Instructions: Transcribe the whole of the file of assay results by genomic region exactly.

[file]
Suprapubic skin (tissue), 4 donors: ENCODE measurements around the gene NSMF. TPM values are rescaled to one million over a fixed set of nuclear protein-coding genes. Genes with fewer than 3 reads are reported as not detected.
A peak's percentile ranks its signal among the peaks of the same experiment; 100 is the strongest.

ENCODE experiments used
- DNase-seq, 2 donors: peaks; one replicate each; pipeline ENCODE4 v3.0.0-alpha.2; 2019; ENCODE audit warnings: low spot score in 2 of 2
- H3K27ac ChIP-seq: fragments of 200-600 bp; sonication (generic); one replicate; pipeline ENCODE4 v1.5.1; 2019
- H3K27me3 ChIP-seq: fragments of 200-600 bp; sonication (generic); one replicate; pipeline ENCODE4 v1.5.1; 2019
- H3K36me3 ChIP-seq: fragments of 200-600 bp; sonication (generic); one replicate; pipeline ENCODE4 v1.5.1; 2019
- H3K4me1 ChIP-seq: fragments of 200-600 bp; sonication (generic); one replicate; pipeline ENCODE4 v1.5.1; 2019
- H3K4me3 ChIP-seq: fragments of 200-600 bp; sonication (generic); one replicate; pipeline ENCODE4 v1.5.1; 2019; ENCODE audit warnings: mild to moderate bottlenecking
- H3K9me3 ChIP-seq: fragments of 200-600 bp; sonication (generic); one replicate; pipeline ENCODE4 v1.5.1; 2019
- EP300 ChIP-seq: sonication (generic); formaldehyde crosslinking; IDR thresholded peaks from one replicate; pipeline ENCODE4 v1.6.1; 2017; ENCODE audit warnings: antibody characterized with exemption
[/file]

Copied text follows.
Suprapubic skin (tissue), 4 donors: ENCODE measurements around the gene NSMF. TPM values are rescaled to one million over a fixed set of nuclear protein-coding genes. Genes with fewer than 3 reads are reported as not detected.
A peak's percentile ranks its signal among the peaks of the same experiment; 100 is the strongest.

ENCODE experiments used
- DNase-seq, 2 donors: peaks; one replicate each; pipeline ENCODE4 v3.0.0-alpha.2; 2019; ENCODE audit warnings: low spot score in 2 of 2
- H3K27ac ChIP-seq: fragments of 200-600 bp; sonication (generic); one replicate; pipeline ENCODE4 v1.5.1; 2019
- H3K27me3 ChIP-seq: fragments of 200-600 bp; sonication (generic); one replicate; pipeline ENCODE4 v1.5.1; 2019
- H3K36me3 ChIP-seq: fragments of 200-600 bp; sonication (generic); one replicate; pipeline ENCODE4 v1.5.1; 2019
- H3K4me1 ChIP-seq: fragments of 200-600 bp; sonication (generic); one replicate; pipeline ENCODE4 v1.5.1; 2019
- H3K4me3 ChIP-seq: fragments of 200-600 bp; sonication (generic); one replicate; pipeline ENCODE4 v1.5.1; 2019; ENCODE audit warnings: mild to moderate bottlenecking
- H3K9me3 ChIP-seq: fragments of 200-600 bp; sonication (generic); one replicate; pipeline ENCODE4 v1.5.1; 2019
- EP300 ChIP-seq: sonication (generic); formaldehyde crosslinking; IDR thresholded peaks from one replicate; pipeline ENCODE4 v1.6.1; 2017; ENCODE audit warnings: antibody characterized with exemption